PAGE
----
The Biden administration may now be looking at the Darién Gap as a key choke point to stop people from risking the long and dangerous journey.

Biden Admin Efforts to Address Illegal Immigration

The joint effort between the three nations comes as the United States responded to a record-high number of crossings at the southern border last year. U.S. Customs and Border Protection (CBP) data indicates that U.S. officials apprehended or turned back about 2.38 million people at the border in fiscal year 2022, which ended on Sept. 30.

In October, the Biden administration began using the pandemic-related rule known as Title 42 to deny Venezuelans the chance to request asylum at the border. In turn, the Biden administration rolled out a parole program to accept as many as 24,000 Venezuelans a month from among those who had already applied and been pre-approved through a government online application called CBP One.

That program was expanded to Nicaragua, Haiti, and Cuba in January, with the administration increasing the number of admissions to 30,000 a month. Under the program, migrant parolees could enter the United States and work for up to two years.

In January, Biden said the number of Venezuelans observed attempting to illegally cross the border fell from about 1,100 per day to an average of about 250 after the rollout of the new parole program and the CBP One app. In anticipation of the end of Title 42, the CBP has said it is surging personnel and resources to the Southern border and “increasing and enhancing” the use of expedited removal under Title 8 immigration authorities.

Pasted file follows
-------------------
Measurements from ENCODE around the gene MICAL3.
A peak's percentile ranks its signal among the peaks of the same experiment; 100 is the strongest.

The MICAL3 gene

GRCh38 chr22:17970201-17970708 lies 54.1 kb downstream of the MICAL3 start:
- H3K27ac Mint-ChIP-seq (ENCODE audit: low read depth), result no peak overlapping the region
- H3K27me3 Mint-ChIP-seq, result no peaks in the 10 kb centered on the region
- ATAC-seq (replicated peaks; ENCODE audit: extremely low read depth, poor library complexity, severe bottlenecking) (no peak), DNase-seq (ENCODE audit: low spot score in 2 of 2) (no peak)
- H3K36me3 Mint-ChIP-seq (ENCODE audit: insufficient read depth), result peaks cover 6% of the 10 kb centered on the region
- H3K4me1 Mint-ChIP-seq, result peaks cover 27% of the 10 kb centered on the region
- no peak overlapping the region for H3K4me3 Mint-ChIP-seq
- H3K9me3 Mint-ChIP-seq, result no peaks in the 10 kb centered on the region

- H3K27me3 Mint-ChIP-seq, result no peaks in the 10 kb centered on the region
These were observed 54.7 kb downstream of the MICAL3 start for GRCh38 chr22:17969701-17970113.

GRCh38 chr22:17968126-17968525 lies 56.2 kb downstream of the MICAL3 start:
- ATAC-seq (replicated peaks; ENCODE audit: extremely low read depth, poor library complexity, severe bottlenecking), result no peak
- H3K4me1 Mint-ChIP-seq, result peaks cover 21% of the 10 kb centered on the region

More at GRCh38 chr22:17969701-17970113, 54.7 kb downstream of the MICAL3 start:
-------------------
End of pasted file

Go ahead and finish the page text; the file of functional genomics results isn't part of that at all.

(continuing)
The CBP has also said the CBP One app will “help ensure safe and orderly processing at ports of entry” at the border.

While the Biden administration is leaning on its parole program and CBP one app to reduce border crossings and delays at ports of entry, large groups of migrants have flocked to the border with expectations of gaining easy entry into the United States. A large group of Venezuelan migrants gathered at an El Paso, Texas port of entry after rumors spread online that they would be rapidly processed through the U.S. asylum system and allowed into the country.

Republicans have called for greater efforts to secure the U.S. southern border and have raised the prospect of impeaching Mayorkas on charges that he lied to Congress when he said the Department of Homeland Security had “operational control” of the border.

Biden has accused Republicans of inaction on border security and immigration. In his January remarks, Biden said that Republicans refused to consider his proposals for addressing immigration reform.

“It’s clear that immigration is a political issue that extreme Republicans are always going to run on,” Biden said at the time. “But now they have a choice: They can keep using immigration to try to score political points or they can help solve the problem.”

The Associated Press contributed to this article.